best idea to importing rrd into graphite

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  • Hi,


    I would like to ask your opinion and help:
    What is the best way to import rrd databases into graphite?
    (I plan to change nagios + pnp4nagios to icinga2 with graphite + grafana but I do not want to loose my performance data) of course gaps are not an issue.... )


    Thanks,


    klajosh

  • Rumors tell this is a pain. Rather archive the rrd storage and start fresh. Or continue to use PNP for half a year in parallel with Graphite and then stop it.

  • thanks! this would have been my second idea... and now the question is how I can feed 2 graphing solution with 1 performance data query?
    can you help me with this?

  • What exactly do you mean by "querying"? Is it about feeding that from Icinga 2 to the various backends, or is it a presentation layer question?

  • feeding from icinga2 to various backends. I have already read that more than one action urls can be added to services and hosts.
    so the idea then would be to feed:
    pnp4nagios backend (rrd databases)
    graphite backend (carbon)


    how can I do that?

  • Simple. You'll setup PNP and Graphite as readers.


    • PNP with NPCD als Perfdata-File-Collector and icinga2 feature enable command (as per the documentation)
    • Graphite Carbon Cache listening on tcp/2003 and icinga2 feature enable graphite (as per the documentation)

    If you require more than one perfdatawriter, or multiple graphite carbon cache writers, edit the configuration files and add multiple config objects with different settings.

  • ooki. this works as the documentation says. now I have 2 graphing solution. this is very good.
    just for curiosity how does it work? I mean the check runs, gets the performance data. Then
    what happens with the performance data? Because as I know pnp4nagios gets it and then stores in rrd then deletes it.
    But now as I see graphite also keeps updating. What kind of magic does icinga2 do? :)

  • Hm. Where to start so it does not get too technical ... Imagine that there is a pool of workers (threads) which watch out for tasks. Such a task could be a scheduled check execution. Icinga 2 fires the check, but does not wait for it (another local worker takes over, or it is fired over the cluster to another node for execution).


    Then there is a worker which waits for new checkresults (from a local check or as cluster event, or even sent in via API or Command Pipe, all their own workers). It does some state change and notification calculation and then signals all registered handlers - hey, a new checkresult is here (OnNewCheckResult, boost signal in the code).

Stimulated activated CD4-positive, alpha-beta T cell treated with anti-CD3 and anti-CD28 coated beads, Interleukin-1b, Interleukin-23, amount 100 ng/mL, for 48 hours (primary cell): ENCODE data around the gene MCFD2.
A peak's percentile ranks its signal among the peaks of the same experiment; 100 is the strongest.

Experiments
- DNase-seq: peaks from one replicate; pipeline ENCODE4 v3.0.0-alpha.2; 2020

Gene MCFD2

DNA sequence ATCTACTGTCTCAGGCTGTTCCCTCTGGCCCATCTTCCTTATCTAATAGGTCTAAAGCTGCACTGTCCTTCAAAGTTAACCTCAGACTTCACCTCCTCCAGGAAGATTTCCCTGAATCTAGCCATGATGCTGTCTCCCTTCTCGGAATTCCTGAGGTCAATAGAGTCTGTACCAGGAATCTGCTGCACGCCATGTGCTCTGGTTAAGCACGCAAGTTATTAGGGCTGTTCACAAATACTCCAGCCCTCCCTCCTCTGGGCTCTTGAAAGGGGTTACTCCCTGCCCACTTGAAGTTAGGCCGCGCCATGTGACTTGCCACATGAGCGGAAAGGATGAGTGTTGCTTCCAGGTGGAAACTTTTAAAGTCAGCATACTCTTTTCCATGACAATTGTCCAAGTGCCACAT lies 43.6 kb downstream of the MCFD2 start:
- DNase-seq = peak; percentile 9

One thing which also happens - when the checkresult is received, there is a dedicated PerfdataValue class which parses the perfdata string into an actual object with attributes (value, etc.). It is described over here, since you can query it through the API.



    There's a lot of them, and for features each object handles such. So if you have 2 GraphiteWriter objects, both will get the signal. In your scenario both PerfdataWriter and GraphiteWriter receive the signal with the checkresult and the current checkable object.


    The thing which happens in PerfdataWriter - it will replace the runtime macros with the received information (check result output, PerfdataValues, host name, service name) and then dump it into a rotated file. (the rotation happens in a timer which runs asynchronous).


    The GraphiteWriter does a similar thing - the format template gets replaces by actual values, metrics are escaped, and additional metadata/thresholds are added if enabled. Then the metric is pushed to the defined tcp socker where carbon cache is listening.


    And if you look into the code regions above - the API event streams listen to that signal as well. GelfWriter, OpenTsdbWriter, InfluxdbWriter (new in 2.5), even the IDO database events for historical tables. Well and the cluster replication also depends on that signal.


    So Icinga 2 isn'T just a core which checks and notifies. It feels more like sound foundation for a framework, using modern programming techniques and abstracting certain things. The GraphiteWriter code is rather short and also portable if you want to start develop your own writer.

  • :-)


    You can also see certain integrations highlighted in my talk from Icinga Camp Berlin 2017: https://www.icinga.com/2017/03…a-camp-berlin-2017-recap/

  • If you want to use InfluxDB there is a script that can convert RRDs to InfluxDB.

    I think sni knows exactly where it is hidden in OMD :) I used it for a customer, it was easy to customize to fit the environment i had.